Ancient Greek History - Video
by Donald Kagan
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(CLCV 205) This is an introductory course in Greek history tracing the development of Greek civilization as manifested in political, intellectual, and creative achievements from the Bronze Age to the end of the classical period. Students read original sources in translation as well as the works of modern scholars. This course was recorded in Fall 2007.
|1||Video01 - Introduction||Professor Donald Kagan explains why people should study the ancient Greeks. He argues that the Greeks are worthy of our study not only because of their vast achievements and contributions to Western civilization (such as in the fields of science, law...||10/9/2009||Free||View in iTunes|
|2||Video02 - The Dark Ages||In this lecture, Professor Donald Kagan explores the earliest history of Greek civilization. He demonstrates how small agricultural enclaves eventually turned into great cities of power and wealth in the Bronze Age, taking as his examples first Minoan ...||10/9/2009||Free||View in iTunes|
|3||Video03 - The Dark Ages (cont.)||In this lecture, Professor Kagan addresses what scholars call the Homeric question. He asks: what society do Homer's poems describe? He argues that in view of the long oral transmission of the poems, the poems of Homer probably reflect various ages...||10/9/2009||Free||View in iTunes|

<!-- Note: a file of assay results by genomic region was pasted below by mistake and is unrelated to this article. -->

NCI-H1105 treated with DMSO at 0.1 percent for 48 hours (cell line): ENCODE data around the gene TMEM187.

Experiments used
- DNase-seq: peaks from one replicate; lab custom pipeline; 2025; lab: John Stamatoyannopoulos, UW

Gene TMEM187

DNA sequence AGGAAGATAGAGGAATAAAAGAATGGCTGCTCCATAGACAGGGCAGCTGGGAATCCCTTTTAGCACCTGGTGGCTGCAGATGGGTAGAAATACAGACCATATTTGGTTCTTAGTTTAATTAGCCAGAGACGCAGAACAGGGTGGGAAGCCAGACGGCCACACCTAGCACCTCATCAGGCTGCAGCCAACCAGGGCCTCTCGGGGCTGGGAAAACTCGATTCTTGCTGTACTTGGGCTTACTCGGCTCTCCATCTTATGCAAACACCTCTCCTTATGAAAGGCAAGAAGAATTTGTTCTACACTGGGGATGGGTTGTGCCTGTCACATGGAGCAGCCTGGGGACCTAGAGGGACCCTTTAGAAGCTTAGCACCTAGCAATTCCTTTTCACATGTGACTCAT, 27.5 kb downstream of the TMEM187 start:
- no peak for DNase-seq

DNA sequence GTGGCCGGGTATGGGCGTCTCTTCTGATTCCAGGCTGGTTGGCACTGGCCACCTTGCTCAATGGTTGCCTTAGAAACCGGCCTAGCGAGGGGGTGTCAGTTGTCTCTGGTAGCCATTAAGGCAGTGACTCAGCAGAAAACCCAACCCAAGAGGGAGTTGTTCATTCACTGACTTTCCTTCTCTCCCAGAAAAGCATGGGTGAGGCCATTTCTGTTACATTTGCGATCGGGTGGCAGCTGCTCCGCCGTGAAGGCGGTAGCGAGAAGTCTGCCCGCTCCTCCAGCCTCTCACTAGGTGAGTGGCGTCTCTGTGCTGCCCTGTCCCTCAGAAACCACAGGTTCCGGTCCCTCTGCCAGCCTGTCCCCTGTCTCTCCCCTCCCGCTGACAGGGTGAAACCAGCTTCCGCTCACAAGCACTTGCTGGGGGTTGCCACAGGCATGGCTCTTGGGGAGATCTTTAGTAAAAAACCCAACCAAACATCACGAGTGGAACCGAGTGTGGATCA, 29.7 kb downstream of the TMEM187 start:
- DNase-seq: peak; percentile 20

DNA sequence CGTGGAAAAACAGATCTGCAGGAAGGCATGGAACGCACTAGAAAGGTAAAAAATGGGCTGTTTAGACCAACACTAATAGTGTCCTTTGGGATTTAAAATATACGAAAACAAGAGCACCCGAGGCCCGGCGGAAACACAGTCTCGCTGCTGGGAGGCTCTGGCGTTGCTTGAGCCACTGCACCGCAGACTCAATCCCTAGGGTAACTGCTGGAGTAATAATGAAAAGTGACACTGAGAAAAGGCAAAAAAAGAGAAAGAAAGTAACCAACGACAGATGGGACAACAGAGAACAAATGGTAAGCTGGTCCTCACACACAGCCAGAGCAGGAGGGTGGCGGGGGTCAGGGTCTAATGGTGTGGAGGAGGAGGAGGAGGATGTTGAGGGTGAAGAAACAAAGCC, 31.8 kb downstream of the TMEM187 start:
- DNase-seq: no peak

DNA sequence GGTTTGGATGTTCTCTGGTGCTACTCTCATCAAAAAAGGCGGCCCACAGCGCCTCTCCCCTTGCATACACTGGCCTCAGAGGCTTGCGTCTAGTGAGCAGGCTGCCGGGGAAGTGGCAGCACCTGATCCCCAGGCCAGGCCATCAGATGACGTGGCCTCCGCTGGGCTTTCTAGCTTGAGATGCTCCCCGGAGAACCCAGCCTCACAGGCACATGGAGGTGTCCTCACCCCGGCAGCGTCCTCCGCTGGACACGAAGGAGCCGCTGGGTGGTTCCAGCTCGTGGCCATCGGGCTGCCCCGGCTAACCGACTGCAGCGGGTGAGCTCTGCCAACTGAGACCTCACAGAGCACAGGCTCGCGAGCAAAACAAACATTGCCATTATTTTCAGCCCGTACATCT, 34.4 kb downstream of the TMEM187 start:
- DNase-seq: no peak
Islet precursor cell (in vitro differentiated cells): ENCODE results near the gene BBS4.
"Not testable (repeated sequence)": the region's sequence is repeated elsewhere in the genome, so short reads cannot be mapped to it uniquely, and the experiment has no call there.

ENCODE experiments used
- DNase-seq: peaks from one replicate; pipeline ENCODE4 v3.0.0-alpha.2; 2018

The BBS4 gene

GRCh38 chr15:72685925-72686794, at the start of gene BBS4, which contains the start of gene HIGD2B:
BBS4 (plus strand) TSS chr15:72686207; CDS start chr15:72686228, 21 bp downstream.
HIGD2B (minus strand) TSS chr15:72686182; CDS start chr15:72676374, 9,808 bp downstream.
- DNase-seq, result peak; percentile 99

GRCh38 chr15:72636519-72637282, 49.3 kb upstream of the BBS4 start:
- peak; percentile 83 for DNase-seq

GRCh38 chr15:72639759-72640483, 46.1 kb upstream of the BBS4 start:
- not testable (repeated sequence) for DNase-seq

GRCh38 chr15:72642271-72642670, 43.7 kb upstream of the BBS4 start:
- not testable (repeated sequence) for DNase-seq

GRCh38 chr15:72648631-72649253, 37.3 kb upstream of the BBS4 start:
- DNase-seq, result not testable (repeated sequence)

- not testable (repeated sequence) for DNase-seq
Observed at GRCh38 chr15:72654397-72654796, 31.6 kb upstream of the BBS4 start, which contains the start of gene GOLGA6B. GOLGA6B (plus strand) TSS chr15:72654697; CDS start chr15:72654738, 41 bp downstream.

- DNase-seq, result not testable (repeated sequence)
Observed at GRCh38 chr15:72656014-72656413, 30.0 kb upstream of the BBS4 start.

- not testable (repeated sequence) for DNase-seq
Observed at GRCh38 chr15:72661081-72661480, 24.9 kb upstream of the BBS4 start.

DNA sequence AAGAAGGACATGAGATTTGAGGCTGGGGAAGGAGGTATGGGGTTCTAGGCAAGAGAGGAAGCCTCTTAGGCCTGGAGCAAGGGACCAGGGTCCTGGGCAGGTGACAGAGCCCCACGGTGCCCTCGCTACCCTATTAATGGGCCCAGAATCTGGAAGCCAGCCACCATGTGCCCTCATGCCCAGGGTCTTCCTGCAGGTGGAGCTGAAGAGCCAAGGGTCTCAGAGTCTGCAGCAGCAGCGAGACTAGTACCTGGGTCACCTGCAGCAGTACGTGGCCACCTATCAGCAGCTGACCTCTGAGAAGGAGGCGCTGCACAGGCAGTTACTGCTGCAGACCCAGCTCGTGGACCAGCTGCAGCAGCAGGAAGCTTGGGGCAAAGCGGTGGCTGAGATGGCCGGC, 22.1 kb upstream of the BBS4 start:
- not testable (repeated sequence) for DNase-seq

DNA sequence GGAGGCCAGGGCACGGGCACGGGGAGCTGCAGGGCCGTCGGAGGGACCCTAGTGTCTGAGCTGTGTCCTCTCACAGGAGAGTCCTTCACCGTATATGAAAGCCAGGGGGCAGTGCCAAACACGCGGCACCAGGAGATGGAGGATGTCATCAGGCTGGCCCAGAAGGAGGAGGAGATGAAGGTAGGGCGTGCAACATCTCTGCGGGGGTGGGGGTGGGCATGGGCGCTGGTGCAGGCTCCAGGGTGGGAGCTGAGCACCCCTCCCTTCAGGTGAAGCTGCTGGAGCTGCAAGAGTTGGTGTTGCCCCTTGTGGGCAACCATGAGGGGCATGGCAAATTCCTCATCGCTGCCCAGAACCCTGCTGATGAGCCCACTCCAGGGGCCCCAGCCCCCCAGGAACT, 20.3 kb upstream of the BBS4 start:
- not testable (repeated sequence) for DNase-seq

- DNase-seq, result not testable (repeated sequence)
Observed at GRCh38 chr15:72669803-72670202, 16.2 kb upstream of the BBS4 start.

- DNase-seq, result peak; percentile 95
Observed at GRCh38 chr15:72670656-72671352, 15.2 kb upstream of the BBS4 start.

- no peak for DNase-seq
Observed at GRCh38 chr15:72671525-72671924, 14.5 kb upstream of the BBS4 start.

|4||Video04 - The Rise of the Polis||In this lecture, Professor Donald Kagan offers a sketch of the Greek heroic code of ethics. He shows that in this community, arête (manly virtue) and honor are extremely important and even worth dying for, as the case of Achilles makes clear. In ...||10/9/2009||Free||View in iTunes|
|5||Video05 - The Rise of the Polis (cont.)||In this lecture, Professor Donald Kagan tells the story of the emergence of the polis from the Dark Ages. He shows that by the time of the poet Hesiod, there is already a polis in place. He describes the importance of the polis in the Greek world and ...||10/9/2009||Free||View in iTunes|
|6||Video06 - The Greek "Renaissance" - Colonization and Tyranny||In this lecture, Professor Donald Kagan discusses the emergence of a new style of warfare among the Greeks, the hoplite phalanx. After discussing the panoply of the hoplite solider and the method of fighting, he argues that this style of fighting came...||10/9/2009||Free||View in iTunes|